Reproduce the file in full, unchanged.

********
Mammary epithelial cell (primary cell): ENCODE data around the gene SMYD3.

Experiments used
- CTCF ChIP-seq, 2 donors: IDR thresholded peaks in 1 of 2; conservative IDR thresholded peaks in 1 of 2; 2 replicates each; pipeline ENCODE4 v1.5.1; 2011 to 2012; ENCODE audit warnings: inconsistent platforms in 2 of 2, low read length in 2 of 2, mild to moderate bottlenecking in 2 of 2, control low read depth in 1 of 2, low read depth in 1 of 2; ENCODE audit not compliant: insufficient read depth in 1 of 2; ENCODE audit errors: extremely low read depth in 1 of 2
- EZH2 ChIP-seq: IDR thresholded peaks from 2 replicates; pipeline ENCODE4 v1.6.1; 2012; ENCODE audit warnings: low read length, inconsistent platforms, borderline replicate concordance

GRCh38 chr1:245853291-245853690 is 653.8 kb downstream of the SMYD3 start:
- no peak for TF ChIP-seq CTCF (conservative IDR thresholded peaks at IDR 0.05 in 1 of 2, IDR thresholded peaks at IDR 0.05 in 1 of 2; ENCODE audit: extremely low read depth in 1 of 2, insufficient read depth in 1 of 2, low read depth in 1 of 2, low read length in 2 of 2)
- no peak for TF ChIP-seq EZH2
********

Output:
Mammary epithelial cell (primary cell): ENCODE data around the gene SMYD3.

Experiments used
- CTCF ChIP-seq, 2 donors: IDR thresholded peaks in 1 of 2; conservative IDR thresholded peaks in 1 of 2; 2 replicates each; pipeline ENCODE4 v1.5.1; 2011 to 2012; ENCODE audit warnings: inconsistent platforms in 2 of 2, low read length in 2 of 2, mild to moderate bottlenecking in 2 of 2, control low read depth in 1 of 2, low read depth in 1 of 2; ENCODE audit not compliant: insufficient read depth in 1 of 2; ENCODE audit errors: extremely low read depth in 1 of 2
- EZH2 ChIP-seq: IDR thresholded peaks from 2 replicates; pipeline ENCODE4 v1.6.1; 2012; ENCODE audit warnings: low read length, inconsistent platforms, borderline replicate concordance

GRCh38 chr1:245853291-245853690 is 653.8 kb downstream of the SMYD3 start:
- no peak for TF ChIP-seq CTCF (conservative IDR thresholded peaks at IDR 0.05 in 1 of 2, IDR thresholded peaks at IDR 0.05 in 1 of 2; ENCODE audit: extremely low read depth in 1 of 2, insufficient read depth in 1 of 2, low read depth in 1 of 2, low read length in 2 of 2)
- no peak for TF ChIP-seq EZH2